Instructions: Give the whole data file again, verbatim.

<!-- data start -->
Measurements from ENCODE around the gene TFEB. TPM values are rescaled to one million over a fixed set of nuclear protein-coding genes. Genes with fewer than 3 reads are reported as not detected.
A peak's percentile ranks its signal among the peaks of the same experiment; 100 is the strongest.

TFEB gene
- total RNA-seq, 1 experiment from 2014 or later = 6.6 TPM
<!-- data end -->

Measurements from ENCODE around the gene TFEB. TPM values are rescaled to one million over a fixed set of nuclear protein-coding genes. Genes with fewer than 3 reads are reported as not detected.
A peak's percentile ranks its signal among the peaks of the same experiment; 100 is the strongest.

TFEB gene
- total RNA-seq, 1 experiment from 2014 or later = 6.6 TPM